As long as we’re on the subject of self-portraits, let’s talk about Andy Warhol’s face. It’s been in the news lately because of a couple of art auctions. Reuters reported on April 20th that Christie’s was expected to sell a 1986 Andy Warhol Self-Portrait, “a large haunting depiction of Warhol rendered in deep red and black” for up to $40 million at its May 11th auction in New York.
“It is a rare event that a work of this grandeur and stature comes to market,” said Amy Cappellazzo, Christie’s international co-head and deputy chairman of post-war and contemporary art.
“With all the other examples in museums, it will be the last chance that buyers will have to bid on a work that shifted art history,” she added about the sale on May 11.
Then on May 5th, Reuter’s blogger Felix Salmon said, “But really it isn’t true.” He goes on to explain something about museum pieces versus private collections and something else about Warhol self-portraits that Sotheby’s sold last year, and, depicting this exact image exist (emphasis his.) “And so we enter the murky world of art-world rumor,” he said.
Well I’m not going to that murky world other than to say the New York Times said the 1986 portrait in which “the artist’s face leaps off the canvas in blazing red” sold for $27.52 million. I’m suspicious Felix Salmon exposed Christie’s fraudulent claim thereby ruining its $40 million aura.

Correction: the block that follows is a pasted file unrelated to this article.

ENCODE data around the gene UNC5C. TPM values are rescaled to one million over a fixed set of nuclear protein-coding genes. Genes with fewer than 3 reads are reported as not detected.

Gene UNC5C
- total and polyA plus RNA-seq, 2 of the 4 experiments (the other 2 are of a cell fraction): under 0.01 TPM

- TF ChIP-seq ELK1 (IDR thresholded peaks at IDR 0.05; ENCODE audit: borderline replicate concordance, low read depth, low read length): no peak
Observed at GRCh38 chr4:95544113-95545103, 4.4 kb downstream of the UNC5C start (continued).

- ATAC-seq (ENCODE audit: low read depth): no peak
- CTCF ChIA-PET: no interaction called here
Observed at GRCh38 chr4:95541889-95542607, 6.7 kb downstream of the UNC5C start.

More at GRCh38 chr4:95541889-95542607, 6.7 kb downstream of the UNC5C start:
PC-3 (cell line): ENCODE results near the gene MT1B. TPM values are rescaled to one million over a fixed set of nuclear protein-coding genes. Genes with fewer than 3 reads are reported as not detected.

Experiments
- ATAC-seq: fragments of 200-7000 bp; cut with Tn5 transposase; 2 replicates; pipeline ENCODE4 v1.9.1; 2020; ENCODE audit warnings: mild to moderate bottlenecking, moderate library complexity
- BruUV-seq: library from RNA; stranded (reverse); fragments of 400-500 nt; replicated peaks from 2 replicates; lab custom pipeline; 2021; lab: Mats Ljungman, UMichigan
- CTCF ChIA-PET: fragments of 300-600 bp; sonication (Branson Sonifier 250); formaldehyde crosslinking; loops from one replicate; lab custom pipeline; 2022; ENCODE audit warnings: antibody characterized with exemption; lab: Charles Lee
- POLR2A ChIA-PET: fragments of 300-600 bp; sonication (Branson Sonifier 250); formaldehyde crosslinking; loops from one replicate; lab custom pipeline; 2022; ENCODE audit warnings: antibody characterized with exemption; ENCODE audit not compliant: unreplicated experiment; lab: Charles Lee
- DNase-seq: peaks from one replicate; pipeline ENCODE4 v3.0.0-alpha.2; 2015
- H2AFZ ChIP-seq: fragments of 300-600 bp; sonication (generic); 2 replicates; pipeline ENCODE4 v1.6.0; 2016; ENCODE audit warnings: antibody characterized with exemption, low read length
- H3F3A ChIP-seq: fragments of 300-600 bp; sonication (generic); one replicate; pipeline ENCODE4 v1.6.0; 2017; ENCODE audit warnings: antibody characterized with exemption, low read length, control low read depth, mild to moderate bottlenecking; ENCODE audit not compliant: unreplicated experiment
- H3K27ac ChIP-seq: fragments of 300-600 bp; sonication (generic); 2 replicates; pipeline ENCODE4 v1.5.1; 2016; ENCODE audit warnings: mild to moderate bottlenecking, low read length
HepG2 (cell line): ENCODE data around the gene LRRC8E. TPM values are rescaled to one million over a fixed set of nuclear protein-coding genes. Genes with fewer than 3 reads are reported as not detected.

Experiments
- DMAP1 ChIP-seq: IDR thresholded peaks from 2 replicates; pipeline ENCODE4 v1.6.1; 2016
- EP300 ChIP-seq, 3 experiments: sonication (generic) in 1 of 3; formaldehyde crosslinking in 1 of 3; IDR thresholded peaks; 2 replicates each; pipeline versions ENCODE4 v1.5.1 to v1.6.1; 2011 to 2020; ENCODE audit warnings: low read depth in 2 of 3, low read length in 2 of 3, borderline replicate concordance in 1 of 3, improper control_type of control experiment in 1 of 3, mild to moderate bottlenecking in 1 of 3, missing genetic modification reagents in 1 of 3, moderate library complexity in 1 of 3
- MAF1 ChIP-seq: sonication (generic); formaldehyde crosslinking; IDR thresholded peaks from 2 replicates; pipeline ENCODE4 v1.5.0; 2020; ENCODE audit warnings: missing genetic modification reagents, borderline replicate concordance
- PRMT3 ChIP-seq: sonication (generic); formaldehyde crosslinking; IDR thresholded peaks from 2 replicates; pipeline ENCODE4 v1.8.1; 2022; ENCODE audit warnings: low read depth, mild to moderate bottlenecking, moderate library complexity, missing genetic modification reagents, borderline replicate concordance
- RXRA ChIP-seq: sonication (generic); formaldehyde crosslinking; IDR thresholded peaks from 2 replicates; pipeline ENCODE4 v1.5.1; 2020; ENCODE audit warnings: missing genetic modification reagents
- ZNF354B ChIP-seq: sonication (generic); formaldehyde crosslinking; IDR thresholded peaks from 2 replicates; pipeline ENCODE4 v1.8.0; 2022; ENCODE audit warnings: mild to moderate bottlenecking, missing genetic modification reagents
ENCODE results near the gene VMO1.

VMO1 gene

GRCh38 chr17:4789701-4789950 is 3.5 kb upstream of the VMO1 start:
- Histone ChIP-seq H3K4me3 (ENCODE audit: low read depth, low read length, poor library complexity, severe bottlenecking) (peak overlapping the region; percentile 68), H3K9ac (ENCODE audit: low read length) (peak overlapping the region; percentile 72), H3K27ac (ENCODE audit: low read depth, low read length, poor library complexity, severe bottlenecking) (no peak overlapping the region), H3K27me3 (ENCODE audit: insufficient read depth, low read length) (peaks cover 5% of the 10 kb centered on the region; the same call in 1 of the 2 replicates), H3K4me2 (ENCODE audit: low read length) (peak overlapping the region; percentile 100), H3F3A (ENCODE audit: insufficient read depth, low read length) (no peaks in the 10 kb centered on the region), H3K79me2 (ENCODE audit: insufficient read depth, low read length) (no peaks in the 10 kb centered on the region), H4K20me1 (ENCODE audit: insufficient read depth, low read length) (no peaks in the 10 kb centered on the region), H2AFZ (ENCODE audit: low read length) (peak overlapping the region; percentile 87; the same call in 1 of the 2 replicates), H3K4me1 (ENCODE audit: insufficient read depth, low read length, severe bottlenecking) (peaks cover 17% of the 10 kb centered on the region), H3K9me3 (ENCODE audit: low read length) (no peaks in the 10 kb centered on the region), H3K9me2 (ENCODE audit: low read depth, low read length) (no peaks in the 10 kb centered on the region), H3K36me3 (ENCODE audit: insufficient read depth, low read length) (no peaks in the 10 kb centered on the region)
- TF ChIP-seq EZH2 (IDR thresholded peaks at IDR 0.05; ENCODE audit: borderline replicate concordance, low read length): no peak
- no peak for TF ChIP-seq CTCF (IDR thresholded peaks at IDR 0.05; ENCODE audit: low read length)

But, the Times says, Christie’s auction on May 11th made Sotheby’s auction on May 10th look puny because they only sold $128 million of contemporary art while Christie’s sold $301. million. The reason, they say, is because Christie’s had more of the New York school of contemporary art from its early days of the 1950s through 1970s.
“The triumph of Andy Warhol summed up the essence of a sale that amounted to a celebration of the icons of an era seen as a golden age.”
Fair enough. Maybe I’ll take a look at a golden age icon in another post. The Times said an artist named Mark Rothko is one of them.
UPDATE: New Britain Museum of American Art blog post Andy Warhol: Saving the American Art Market Singlehandedly? says …
“The question then becomes not if Warhol has achieved a status that will carry others into the most profitable artists of the near future-but rather, a question of whom in fact will be next to keep the numbers up. According to Art Market Trends 2010, that artist is Roy Lichtenstein (1923-1997).”